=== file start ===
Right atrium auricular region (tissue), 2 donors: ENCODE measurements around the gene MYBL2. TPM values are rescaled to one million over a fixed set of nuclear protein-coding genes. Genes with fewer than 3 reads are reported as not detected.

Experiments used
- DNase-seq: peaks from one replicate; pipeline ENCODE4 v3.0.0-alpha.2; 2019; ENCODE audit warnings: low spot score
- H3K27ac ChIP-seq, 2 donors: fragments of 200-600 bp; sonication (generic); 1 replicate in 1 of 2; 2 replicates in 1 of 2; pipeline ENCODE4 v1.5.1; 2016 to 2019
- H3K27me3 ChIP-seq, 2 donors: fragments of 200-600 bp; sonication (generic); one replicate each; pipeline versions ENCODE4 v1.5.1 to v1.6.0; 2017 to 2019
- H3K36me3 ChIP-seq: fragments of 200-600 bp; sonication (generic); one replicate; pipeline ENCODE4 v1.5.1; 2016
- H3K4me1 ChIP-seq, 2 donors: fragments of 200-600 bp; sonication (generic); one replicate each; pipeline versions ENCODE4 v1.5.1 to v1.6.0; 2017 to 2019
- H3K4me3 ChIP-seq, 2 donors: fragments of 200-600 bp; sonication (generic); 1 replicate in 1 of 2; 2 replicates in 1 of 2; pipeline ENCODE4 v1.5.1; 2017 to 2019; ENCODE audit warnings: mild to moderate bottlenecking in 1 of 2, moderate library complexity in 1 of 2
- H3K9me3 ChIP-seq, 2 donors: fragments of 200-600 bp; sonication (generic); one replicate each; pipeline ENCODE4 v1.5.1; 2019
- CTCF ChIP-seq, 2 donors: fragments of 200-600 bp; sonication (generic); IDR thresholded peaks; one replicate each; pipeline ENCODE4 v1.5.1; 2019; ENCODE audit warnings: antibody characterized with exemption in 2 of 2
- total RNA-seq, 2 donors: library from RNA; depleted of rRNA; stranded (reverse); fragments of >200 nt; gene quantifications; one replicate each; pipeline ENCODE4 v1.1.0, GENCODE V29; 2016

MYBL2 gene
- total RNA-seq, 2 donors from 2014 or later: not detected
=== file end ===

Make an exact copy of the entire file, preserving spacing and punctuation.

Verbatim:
Right atrium auricular region (tissue), 2 donors: ENCODE measurements around the gene MYBL2. TPM values are rescaled to one million over a fixed set of nuclear protein-coding genes. Genes with fewer than 3 reads are reported as not detected.

Experiments used
- DNase-seq: peaks from one replicate; pipeline ENCODE4 v3.0.0-alpha.2; 2019; ENCODE audit warnings: low spot score
- H3K27ac ChIP-seq, 2 donors: fragments of 200-600 bp; sonication (generic); 1 replicate in 1 of 2; 2 replicates in 1 of 2; pipeline ENCODE4 v1.5.1; 2016 to 2019
- H3K27me3 ChIP-seq, 2 donors: fragments of 200-600 bp; sonication (generic); one replicate each; pipeline versions ENCODE4 v1.5.1 to v1.6.0; 2017 to 2019
- H3K36me3 ChIP-seq: fragments of 200-600 bp; sonication (generic); one replicate; pipeline ENCODE4 v1.5.1; 2016
- H3K4me1 ChIP-seq, 2 donors: fragments of 200-600 bp; sonication (generic); one replicate each; pipeline versions ENCODE4 v1.5.1 to v1.6.0; 2017 to 2019
- H3K4me3 ChIP-seq, 2 donors: fragments of 200-600 bp; sonication (generic); 1 replicate in 1 of 2; 2 replicates in 1 of 2; pipeline ENCODE4 v1.5.1; 2017 to 2019; ENCODE audit warnings: mild to moderate bottlenecking in 1 of 2, moderate library complexity in 1 of 2
- H3K9me3 ChIP-seq, 2 donors: fragments of 200-600 bp; sonication (generic); one replicate each; pipeline ENCODE4 v1.5.1; 2019
- CTCF ChIP-seq, 2 donors: fragments of 200-600 bp; sonication (generic); IDR thresholded peaks; one replicate each; pipeline ENCODE4 v1.5.1; 2019; ENCODE audit warnings: antibody characterized with exemption in 2 of 2
- total RNA-seq, 2 donors: library from RNA; depleted of rRNA; stranded (reverse); fragments of >200 nt; gene quantifications; one replicate each; pipeline ENCODE4 v1.1.0, GENCODE V29; 2016

MYBL2 gene
- total RNA-seq, 2 donors from 2014 or later: not detected